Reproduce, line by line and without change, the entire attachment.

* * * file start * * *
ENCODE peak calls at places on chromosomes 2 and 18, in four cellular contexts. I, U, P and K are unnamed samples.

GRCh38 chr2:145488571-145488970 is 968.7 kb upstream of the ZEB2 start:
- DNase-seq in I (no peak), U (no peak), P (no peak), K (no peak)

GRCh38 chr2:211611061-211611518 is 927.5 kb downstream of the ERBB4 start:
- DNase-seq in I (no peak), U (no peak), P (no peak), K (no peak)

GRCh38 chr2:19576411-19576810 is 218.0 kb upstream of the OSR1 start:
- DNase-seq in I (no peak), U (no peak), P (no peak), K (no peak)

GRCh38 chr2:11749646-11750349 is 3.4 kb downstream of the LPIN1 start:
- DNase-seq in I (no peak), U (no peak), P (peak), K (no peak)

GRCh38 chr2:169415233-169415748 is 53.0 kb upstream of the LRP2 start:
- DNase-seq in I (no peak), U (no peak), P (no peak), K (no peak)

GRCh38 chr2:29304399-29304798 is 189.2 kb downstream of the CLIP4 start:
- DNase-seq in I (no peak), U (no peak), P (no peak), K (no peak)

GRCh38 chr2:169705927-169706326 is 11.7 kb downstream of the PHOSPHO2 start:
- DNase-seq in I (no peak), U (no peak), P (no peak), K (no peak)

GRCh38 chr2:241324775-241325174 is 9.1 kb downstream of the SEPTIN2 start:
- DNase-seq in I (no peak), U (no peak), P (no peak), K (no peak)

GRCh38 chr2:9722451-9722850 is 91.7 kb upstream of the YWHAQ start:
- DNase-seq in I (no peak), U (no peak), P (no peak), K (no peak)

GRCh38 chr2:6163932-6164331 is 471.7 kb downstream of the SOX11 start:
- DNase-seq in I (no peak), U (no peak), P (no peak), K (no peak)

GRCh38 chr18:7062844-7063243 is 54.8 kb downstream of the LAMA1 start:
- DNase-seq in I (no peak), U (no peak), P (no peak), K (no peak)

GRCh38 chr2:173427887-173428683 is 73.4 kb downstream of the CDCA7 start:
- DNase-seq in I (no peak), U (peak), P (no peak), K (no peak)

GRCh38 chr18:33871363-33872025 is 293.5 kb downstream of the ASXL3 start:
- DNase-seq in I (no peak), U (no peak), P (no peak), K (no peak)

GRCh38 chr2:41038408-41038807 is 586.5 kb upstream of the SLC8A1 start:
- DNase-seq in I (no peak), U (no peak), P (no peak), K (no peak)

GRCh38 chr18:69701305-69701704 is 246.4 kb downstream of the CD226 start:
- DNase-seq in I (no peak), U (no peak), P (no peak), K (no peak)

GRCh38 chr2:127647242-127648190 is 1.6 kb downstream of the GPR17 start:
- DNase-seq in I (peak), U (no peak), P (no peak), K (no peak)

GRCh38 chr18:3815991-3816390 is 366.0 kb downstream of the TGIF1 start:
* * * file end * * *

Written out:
ENCODE peak calls at places on chromosomes 2 and 18, in four cellular contexts. I, U, P and K are unnamed samples.

GRCh38 chr2:145488571-145488970 is 968.7 kb upstream of the ZEB2 start:
- DNase-seq in I (no peak), U (no peak), P (no peak), K (no peak)

GRCh38 chr2:211611061-211611518 is 927.5 kb downstream of the ERBB4 start:
- DNase-seq in I (no peak), U (no peak), P (no peak), K (no peak)

GRCh38 chr2:19576411-19576810 is 218.0 kb upstream of the OSR1 start:
- DNase-seq in I (no peak), U (no peak), P (no peak), K (no peak)

GRCh38 chr2:11749646-11750349 is 3.4 kb downstream of the LPIN1 start:
- DNase-seq in I (no peak), U (no peak), P (peak), K (no peak)

GRCh38 chr2:169415233-169415748 is 53.0 kb upstream of the LRP2 start:
- DNase-seq in I (no peak), U (no peak), P (no peak), K (no peak)

GRCh38 chr2:29304399-29304798 is 189.2 kb downstream of the CLIP4 start:
- DNase-seq in I (no peak), U (no peak), P (no peak), K (no peak)

GRCh38 chr2:169705927-169706326 is 11.7 kb downstream of the PHOSPHO2 start:
- DNase-seq in I (no peak), U (no peak), P (no peak), K (no peak)

GRCh38 chr2:241324775-241325174 is 9.1 kb downstream of the SEPTIN2 start:
- DNase-seq in I (no peak), U (no peak), P (no peak), K (no peak)

GRCh38 chr2:9722451-9722850 is 91.7 kb upstream of the YWHAQ start:
- DNase-seq in I (no peak), U (no peak), P (no peak), K (no peak)

GRCh38 chr2:6163932-6164331 is 471.7 kb downstream of the SOX11 start:
- DNase-seq in I (no peak), U (no peak), P (no peak), K (no peak)

GRCh38 chr18:7062844-7063243 is 54.8 kb downstream of the LAMA1 start:
- DNase-seq in I (no peak), U (no peak), P (no peak), K (no peak)

GRCh38 chr2:173427887-173428683 is 73.4 kb downstream of the CDCA7 start:
- DNase-seq in I (no peak), U (peak), P (no peak), K (no peak)

GRCh38 chr18:33871363-33872025 is 293.5 kb downstream of the ASXL3 start:
- DNase-seq in I (no peak), U (no peak), P (no peak), K (no peak)

GRCh38 chr2:41038408-41038807 is 586.5 kb upstream of the SLC8A1 start:
- DNase-seq in I (no peak), U (no peak), P (no peak), K (no peak)

GRCh38 chr18:69701305-69701704 is 246.4 kb downstream of the CD226 start:
- DNase-seq in I (no peak), U (no peak), P (no peak), K (no peak)

GRCh38 chr2:127647242-127648190 is 1.6 kb downstream of the GPR17 start:
- DNase-seq in I (peak), U (no peak), P (no peak), K (no peak)

GRCh38 chr18:3815991-3816390 is 366.0 kb downstream of the TGIF1 start: